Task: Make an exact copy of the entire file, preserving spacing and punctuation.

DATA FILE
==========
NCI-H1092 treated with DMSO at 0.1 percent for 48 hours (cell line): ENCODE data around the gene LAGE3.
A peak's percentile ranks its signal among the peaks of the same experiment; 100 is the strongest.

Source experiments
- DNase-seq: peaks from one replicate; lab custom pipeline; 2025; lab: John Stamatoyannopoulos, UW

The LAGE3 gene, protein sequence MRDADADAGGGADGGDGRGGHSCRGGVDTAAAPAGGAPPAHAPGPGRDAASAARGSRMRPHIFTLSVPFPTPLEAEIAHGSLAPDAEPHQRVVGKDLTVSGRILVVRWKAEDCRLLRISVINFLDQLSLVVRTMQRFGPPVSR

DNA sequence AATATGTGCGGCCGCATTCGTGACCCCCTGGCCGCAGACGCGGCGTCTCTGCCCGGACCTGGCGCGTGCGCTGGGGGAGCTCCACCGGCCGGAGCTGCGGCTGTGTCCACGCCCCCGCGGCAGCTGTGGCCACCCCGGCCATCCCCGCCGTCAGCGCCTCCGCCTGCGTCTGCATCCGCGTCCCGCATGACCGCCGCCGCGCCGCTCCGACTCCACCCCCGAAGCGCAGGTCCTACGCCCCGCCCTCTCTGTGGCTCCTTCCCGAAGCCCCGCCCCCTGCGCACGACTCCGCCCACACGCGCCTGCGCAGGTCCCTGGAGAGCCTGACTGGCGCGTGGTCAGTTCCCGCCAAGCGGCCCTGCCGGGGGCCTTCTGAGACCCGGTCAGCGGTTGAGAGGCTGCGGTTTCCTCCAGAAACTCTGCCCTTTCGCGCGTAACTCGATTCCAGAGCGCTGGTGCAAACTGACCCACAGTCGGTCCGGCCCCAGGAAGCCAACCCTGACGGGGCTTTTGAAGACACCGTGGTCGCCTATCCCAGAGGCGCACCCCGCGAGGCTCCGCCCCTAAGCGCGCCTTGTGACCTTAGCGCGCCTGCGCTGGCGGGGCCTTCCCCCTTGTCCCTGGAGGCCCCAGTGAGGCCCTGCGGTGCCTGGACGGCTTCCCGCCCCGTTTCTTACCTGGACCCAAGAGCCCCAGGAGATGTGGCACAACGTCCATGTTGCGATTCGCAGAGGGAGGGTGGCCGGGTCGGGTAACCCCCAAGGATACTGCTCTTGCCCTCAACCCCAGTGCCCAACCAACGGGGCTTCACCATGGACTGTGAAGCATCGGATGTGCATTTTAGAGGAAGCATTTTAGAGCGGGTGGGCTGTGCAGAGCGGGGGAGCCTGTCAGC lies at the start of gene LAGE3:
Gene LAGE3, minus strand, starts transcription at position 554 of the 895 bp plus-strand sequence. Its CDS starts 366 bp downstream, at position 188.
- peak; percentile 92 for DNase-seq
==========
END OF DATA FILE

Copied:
NCI-H1092 treated with DMSO at 0.1 percent for 48 hours (cell line): ENCODE data around the gene LAGE3.
A peak's percentile ranks its signal among the peaks of the same experiment; 100 is the strongest.

Source experiments
- DNase-seq: peaks from one replicate; lab custom pipeline; 2025; lab: John Stamatoyannopoulos, UW

The LAGE3 gene, protein sequence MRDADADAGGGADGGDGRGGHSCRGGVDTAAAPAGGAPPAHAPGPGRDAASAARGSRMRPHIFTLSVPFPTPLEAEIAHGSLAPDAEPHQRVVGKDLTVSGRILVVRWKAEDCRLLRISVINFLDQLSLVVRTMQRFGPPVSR

DNA sequence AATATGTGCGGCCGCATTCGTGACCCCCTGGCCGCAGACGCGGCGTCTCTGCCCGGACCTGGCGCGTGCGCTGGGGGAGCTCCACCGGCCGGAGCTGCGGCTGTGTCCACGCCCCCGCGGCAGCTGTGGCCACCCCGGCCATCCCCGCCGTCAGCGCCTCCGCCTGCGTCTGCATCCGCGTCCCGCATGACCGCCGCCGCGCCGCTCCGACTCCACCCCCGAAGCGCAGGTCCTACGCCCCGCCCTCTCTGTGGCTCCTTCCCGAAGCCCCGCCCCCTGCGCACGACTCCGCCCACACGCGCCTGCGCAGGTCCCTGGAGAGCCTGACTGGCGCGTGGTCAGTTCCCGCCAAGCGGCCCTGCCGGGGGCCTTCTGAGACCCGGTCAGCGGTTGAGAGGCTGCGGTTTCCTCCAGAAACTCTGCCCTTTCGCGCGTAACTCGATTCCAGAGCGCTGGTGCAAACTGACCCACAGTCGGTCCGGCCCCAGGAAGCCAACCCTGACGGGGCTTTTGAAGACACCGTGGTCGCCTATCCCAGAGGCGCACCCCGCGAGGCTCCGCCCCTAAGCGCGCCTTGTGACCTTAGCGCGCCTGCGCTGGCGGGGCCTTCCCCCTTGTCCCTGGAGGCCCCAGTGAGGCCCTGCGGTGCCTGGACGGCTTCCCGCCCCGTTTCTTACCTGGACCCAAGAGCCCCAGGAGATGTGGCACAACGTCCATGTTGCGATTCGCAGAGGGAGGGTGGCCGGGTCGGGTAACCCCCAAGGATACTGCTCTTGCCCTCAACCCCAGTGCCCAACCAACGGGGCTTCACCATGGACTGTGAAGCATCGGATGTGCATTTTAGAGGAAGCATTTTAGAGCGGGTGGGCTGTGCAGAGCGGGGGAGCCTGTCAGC lies at the start of gene LAGE3:
Gene LAGE3, minus strand, starts transcription at position 554 of the 895 bp plus-strand sequence. Its CDS starts 366 bp downstream, at position 188.
- peak; percentile 92 for DNase-seq